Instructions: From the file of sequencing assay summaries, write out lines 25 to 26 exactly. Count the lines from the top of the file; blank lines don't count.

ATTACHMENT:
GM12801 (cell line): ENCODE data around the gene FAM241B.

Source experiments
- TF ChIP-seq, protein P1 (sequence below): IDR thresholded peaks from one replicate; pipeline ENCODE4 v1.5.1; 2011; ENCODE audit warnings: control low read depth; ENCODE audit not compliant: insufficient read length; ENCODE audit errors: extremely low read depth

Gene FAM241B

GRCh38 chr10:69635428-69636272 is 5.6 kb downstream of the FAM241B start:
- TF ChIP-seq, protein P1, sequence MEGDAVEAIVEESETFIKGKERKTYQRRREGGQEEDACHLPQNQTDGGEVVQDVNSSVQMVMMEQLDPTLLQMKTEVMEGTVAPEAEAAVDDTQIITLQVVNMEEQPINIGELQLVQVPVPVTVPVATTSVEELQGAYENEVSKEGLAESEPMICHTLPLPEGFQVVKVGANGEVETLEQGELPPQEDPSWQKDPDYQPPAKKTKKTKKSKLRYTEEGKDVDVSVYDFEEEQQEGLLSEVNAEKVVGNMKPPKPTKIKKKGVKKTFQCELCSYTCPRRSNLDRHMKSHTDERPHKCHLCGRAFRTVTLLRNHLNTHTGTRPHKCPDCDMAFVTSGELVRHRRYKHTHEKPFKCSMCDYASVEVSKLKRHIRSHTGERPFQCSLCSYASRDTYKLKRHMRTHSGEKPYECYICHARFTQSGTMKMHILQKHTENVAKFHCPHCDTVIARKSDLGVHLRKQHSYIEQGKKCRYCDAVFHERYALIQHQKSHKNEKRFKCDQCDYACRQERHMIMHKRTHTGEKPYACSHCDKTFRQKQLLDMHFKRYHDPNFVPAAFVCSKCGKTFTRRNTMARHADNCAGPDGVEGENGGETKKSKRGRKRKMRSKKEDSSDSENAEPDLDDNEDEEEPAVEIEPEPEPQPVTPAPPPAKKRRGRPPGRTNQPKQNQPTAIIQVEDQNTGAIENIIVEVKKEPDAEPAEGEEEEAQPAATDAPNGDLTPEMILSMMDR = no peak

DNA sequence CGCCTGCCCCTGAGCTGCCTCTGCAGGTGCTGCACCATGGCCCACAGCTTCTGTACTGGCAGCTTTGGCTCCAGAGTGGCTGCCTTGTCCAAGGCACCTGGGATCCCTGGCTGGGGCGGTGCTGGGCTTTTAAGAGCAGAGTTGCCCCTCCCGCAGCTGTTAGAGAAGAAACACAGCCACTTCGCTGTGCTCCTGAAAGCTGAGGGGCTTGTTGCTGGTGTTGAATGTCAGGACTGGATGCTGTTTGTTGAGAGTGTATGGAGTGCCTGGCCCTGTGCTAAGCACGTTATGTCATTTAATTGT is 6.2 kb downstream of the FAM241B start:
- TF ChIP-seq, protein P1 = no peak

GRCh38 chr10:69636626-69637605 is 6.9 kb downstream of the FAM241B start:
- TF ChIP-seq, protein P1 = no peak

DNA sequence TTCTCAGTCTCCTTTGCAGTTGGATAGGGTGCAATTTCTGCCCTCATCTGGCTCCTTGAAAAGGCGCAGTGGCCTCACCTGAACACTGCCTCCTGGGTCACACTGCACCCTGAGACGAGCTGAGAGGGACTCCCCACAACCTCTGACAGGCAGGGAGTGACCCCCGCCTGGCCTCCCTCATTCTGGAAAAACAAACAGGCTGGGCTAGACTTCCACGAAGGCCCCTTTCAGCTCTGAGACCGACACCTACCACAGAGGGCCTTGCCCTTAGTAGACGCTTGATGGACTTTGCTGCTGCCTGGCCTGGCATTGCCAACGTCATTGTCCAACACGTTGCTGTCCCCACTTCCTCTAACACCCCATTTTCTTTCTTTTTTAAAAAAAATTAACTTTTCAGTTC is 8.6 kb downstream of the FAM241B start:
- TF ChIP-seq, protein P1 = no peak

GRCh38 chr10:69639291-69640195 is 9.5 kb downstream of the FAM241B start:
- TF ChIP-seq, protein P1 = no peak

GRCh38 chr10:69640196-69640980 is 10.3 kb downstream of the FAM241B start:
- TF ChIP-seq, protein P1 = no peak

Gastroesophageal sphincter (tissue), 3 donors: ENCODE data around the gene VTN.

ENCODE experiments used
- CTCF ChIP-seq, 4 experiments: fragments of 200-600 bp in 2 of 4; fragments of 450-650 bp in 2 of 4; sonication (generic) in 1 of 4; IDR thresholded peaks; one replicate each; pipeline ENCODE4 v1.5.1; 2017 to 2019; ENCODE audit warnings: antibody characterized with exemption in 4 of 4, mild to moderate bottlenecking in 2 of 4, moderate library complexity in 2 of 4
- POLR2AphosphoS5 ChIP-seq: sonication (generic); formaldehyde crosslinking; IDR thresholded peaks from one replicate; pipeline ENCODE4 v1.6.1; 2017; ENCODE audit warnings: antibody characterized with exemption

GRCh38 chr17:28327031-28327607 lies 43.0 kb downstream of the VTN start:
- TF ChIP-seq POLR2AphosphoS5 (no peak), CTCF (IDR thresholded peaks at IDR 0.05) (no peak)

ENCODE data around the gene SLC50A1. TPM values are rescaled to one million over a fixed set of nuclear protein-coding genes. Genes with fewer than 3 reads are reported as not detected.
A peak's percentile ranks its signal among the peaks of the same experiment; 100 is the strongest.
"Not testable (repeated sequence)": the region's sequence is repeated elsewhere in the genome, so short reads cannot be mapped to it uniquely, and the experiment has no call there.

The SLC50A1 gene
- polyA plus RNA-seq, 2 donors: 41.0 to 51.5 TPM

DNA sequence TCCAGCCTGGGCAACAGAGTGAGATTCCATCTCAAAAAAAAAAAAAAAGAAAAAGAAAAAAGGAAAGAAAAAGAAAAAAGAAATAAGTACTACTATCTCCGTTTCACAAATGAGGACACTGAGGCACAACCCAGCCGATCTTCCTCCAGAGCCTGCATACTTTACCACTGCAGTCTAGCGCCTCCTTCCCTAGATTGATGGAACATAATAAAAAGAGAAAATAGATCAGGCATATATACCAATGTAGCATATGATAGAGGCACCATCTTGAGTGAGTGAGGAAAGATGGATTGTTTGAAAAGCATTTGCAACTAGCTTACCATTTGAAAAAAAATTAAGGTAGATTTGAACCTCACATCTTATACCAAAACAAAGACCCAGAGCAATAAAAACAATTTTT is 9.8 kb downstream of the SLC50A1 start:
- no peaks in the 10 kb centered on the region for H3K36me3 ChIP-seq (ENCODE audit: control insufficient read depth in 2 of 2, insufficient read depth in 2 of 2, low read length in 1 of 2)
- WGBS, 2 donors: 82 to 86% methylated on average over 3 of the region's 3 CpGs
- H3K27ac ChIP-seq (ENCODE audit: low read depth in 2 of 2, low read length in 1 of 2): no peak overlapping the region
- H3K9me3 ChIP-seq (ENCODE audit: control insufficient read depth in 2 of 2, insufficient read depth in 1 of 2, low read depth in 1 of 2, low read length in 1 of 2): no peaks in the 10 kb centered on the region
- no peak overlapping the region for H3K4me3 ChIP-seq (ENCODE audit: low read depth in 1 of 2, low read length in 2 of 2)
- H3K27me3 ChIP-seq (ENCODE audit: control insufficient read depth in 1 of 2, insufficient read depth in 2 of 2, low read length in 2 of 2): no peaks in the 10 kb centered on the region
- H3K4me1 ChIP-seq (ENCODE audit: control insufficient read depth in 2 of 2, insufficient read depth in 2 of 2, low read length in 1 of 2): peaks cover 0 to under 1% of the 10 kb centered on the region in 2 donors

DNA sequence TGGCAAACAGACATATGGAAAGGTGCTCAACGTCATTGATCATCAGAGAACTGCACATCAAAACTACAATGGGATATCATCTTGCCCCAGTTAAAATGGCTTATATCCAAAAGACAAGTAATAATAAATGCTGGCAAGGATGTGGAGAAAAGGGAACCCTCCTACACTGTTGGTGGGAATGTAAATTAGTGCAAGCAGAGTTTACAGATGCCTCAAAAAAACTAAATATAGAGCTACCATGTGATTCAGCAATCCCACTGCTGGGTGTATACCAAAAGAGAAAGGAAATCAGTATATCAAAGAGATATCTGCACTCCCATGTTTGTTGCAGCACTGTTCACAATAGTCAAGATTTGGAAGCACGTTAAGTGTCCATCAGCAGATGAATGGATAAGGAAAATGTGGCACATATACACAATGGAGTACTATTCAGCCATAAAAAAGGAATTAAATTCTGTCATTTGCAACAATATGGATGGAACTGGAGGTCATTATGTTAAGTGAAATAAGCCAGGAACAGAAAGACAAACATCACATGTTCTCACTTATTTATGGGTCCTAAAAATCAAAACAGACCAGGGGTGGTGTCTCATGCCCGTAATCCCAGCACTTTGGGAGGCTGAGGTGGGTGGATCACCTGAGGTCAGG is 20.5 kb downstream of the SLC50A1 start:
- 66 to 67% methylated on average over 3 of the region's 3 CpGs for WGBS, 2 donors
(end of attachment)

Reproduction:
"Not testable (repeated sequence)": the region's sequence is repeated elsewhere in the genome, so short reads cannot be mapped to it uniquely, and the experiment has no call there.

The SLC50A1 gene